Flint has a positive attitude to his customers and warns against water companies thinking that they need to “educate” them. More and more people are showing an interest in water conservation, he says, explaining the need to ask, “How do we work with our customers to help them know and understand the value of water? That has to be a partnership.”

He expands, “It’s not that you want to urn lots of energy, it’s that you want a warm home and hot water. It’s not that you want to consume lots of water, it’s just the way that appliances are set up.”

He says that the key is to work with customers, saying, “Look, there’s an advantage for you here, in fact there’s a double advantage for you here – using less water – you cut your power bill and you cut your water bill.”

Water poverty
I asked Flint whether customer revenue had been hit by the economic uncertainty, the region has 9% unemployment and a high dependence on public sector employment (about 38%) where jobs are being slashed. However he says he is surprised that the company has not seen a significant rise in consumer debt in recent months.

He says Yorkshire Water’s strategy is twofold: “It’s more and more important that we do collect income from those who are able to pay and more important to support those can’t.”

He is not a fan of customer disconnection, but supports social tariffs, and believes flexibility and support for those on low incomes are the best ways to keep consumer debt low.

Despite being a very economically challenged region, Yorkshire Water has the lowest customer debt of any water authority, he says. After cost, carbon is the next word on the lips of water company leaders and Flint is no exception. He points to environmental legislation as being the great driver of energy intensity of the water industry and is asking for a rethink by the utilities and the regulators.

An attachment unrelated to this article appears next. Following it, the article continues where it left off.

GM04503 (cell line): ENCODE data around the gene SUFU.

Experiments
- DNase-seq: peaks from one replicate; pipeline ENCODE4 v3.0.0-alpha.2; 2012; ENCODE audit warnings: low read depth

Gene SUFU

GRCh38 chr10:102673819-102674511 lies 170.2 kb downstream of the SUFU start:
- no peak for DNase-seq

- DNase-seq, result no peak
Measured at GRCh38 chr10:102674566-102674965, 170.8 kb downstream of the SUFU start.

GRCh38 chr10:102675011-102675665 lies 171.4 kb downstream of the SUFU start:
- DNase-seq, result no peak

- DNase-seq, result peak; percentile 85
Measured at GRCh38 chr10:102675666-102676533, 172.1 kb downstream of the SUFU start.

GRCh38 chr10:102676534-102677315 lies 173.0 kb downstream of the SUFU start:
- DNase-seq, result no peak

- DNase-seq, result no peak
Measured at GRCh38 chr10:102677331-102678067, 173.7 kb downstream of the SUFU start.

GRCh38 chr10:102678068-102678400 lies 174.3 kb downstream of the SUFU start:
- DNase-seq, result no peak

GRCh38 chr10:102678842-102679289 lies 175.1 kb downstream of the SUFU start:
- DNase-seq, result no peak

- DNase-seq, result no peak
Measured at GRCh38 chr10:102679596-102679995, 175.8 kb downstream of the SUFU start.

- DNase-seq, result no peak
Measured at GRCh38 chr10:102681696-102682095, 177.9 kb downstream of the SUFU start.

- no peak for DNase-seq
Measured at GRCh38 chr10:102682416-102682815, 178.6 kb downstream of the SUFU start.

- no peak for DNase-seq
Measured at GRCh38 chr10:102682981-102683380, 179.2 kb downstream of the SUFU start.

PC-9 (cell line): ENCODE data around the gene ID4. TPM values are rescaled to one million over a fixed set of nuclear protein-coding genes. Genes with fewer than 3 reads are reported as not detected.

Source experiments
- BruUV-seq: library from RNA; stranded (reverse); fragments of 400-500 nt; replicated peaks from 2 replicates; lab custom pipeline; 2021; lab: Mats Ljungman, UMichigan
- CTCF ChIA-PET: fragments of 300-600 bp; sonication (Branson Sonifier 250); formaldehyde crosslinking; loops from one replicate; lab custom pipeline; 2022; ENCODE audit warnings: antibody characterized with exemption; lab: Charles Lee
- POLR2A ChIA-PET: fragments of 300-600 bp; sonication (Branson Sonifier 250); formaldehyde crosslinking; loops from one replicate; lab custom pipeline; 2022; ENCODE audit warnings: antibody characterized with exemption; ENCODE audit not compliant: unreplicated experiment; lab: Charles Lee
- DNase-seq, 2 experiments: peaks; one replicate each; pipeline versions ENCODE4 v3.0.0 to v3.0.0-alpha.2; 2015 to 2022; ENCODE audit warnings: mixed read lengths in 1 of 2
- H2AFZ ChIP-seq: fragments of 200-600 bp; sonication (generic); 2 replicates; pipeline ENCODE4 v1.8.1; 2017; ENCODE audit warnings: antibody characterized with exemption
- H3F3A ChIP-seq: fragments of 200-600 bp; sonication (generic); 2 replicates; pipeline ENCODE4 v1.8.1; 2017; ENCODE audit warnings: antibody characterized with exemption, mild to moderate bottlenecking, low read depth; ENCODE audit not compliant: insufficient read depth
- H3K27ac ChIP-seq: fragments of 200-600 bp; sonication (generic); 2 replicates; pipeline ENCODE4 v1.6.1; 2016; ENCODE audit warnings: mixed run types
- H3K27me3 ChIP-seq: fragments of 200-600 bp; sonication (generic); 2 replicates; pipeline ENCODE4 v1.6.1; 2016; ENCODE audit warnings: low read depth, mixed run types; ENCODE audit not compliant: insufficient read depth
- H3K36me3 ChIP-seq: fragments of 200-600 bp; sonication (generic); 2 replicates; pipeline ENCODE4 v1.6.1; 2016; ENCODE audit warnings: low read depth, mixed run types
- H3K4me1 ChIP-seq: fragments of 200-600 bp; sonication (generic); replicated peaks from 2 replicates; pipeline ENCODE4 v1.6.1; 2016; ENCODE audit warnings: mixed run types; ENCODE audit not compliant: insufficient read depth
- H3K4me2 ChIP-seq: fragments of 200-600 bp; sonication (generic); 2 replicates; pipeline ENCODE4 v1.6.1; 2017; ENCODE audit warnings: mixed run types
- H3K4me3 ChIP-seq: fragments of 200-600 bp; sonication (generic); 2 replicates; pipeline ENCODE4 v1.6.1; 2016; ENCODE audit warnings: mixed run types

One illogicality in his view is that regardless of the water quality in the river, the effluent leaving the works has to be at a “static point” in terms of biological and chemical oxygen demand. In response, Yorkshire is piloting its rtRIVERi project with the Environment Agency to develop an optimally controlled system for surface water discharge (see case study).

Another string to its energy strategy comes through the non-regulated business, KWS, which is bidding for the domestic refuse of the city of Leeds to help power its Knostrop Wastewater Treatment Plant, with a serious look at returning power to the grid too. He sees the bid as an opportunity to grow the non-regulated business and is passionate about achieving self-sufficiency in energy.

“Waste is a really unhelpful word and a really unhelpful way of thinking about the world,” he says. “Sewage is actually an energy source and increasingly we are powering our sewage works from CHP engines.” He adds: “In 10 or 15 years’ time I would be amazed if water companies weren’t producing all their own energy.”

Flint’s ambitions for YW don’t stop at waste-to-energy, he sees a further role for YW in maintaining flood defences and the company backs mandatory adoption of new SUDS. Referring to local authority cutbacks, he says there’s a big question: “The perceived level of risk is increasing and the ability of some organisations to respond to that risk is decreasing. What’s the way forward?”

“The ability to leverage private finance the way private water companies have is why the British water industry is in the condition it’s in,” he says. “There is a model out there that can be applied to other parts of the water network.”